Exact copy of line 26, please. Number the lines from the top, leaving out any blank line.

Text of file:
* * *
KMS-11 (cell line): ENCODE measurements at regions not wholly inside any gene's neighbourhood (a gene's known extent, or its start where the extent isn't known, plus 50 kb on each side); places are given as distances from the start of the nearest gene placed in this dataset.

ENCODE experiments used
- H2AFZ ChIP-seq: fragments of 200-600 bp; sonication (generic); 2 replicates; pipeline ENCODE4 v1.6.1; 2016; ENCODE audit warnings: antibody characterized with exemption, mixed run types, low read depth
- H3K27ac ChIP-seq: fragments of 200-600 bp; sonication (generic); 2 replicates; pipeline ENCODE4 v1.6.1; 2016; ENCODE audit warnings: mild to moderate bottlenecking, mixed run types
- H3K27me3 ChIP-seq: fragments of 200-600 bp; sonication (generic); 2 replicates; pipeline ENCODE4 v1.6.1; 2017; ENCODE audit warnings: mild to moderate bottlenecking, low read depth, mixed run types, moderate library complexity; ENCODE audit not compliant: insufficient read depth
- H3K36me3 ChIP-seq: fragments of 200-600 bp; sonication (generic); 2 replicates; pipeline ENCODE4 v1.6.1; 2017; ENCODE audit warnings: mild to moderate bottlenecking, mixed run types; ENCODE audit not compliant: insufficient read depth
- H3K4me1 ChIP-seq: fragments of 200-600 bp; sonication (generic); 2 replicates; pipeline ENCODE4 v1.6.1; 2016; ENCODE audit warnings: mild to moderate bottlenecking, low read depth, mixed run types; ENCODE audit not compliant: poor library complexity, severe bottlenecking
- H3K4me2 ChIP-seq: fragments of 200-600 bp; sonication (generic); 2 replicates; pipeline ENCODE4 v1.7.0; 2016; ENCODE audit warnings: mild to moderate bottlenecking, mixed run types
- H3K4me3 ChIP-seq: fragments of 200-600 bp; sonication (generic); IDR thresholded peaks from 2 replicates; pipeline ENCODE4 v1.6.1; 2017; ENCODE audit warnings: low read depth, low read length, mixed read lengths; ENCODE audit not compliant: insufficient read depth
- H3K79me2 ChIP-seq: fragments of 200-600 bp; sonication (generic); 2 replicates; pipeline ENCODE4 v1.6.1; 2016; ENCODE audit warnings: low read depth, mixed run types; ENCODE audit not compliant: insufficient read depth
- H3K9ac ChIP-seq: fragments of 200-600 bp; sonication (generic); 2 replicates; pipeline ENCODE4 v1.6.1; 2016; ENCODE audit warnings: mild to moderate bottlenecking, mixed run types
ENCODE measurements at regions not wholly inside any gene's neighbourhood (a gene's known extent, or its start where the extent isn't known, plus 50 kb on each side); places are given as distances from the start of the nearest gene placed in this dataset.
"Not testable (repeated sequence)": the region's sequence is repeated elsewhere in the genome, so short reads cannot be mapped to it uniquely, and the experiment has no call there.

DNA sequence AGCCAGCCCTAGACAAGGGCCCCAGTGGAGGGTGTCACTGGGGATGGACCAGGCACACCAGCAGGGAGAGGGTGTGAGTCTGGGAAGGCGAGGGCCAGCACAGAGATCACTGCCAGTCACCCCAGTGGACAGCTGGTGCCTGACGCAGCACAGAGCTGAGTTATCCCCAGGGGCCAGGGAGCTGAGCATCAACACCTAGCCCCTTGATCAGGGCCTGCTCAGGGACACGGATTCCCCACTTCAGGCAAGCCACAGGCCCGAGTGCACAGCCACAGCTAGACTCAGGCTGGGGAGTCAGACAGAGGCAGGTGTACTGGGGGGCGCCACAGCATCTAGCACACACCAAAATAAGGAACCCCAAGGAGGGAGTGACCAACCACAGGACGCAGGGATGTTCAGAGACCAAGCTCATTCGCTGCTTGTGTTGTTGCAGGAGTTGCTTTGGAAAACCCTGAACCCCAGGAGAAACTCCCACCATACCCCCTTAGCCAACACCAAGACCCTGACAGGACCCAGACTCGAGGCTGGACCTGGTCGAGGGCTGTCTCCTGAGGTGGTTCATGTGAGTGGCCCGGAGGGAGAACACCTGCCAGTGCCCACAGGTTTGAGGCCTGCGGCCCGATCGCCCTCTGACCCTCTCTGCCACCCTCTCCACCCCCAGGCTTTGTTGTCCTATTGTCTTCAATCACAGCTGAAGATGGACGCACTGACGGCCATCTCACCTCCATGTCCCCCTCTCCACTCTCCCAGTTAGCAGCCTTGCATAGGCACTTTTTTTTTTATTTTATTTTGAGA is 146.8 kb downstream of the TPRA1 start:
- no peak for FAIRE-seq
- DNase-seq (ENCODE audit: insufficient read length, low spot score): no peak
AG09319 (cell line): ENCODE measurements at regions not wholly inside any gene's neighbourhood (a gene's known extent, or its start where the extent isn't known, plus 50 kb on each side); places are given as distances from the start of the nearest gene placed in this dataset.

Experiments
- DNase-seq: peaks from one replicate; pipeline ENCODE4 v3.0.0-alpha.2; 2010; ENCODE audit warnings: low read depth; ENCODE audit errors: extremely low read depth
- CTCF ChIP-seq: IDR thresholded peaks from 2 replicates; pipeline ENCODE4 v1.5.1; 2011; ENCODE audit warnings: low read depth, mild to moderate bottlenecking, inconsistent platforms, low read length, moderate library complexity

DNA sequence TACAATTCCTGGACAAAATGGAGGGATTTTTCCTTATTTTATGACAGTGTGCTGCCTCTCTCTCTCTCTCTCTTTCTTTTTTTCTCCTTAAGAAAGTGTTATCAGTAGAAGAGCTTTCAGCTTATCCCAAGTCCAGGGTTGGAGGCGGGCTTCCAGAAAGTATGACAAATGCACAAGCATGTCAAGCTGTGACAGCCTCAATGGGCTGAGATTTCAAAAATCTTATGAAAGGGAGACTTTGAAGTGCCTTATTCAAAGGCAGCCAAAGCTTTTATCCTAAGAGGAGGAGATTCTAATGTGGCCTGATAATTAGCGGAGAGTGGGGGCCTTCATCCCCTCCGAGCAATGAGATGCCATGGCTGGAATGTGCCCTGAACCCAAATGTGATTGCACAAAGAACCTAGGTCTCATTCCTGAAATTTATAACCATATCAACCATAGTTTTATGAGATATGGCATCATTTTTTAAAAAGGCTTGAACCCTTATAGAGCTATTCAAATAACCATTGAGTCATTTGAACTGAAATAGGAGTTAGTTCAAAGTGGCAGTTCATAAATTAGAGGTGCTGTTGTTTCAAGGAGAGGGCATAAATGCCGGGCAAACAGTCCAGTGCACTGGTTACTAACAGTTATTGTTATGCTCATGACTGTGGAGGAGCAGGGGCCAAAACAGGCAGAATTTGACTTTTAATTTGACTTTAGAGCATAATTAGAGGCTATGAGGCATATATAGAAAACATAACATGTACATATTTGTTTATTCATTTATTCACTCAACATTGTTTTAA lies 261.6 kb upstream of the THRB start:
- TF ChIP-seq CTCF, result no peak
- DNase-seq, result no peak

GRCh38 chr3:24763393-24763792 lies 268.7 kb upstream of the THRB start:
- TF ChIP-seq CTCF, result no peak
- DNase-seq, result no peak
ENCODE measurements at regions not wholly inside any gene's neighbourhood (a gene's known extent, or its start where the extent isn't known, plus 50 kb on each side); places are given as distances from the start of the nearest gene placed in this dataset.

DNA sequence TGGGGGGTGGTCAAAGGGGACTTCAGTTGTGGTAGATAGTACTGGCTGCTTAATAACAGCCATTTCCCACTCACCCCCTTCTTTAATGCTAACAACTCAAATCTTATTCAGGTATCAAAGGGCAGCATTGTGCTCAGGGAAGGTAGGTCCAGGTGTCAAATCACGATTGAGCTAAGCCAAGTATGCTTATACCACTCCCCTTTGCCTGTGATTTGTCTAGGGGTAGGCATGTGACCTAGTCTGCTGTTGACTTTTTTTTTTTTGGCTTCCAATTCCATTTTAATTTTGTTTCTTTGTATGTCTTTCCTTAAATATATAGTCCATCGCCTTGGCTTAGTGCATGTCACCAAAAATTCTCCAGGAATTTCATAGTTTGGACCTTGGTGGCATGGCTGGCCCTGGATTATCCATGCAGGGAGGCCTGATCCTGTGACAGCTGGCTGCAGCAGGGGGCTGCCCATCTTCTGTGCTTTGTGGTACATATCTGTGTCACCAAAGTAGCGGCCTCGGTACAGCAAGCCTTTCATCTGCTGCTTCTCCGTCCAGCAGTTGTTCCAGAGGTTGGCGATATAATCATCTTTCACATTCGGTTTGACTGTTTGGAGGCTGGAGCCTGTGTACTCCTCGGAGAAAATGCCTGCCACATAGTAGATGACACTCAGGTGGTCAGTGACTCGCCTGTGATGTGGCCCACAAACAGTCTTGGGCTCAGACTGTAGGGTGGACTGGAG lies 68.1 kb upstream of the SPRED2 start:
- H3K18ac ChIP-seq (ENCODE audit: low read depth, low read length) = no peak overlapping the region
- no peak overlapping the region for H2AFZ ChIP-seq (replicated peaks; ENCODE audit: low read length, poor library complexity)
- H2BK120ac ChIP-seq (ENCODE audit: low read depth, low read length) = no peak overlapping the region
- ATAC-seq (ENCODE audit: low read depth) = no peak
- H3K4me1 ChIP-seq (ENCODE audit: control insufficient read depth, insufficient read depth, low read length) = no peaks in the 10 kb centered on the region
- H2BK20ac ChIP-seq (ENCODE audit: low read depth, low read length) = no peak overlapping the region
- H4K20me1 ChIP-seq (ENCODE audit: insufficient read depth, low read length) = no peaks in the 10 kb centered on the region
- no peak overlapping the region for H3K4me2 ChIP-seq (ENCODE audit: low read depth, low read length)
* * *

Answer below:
- DNase-seq, result no peak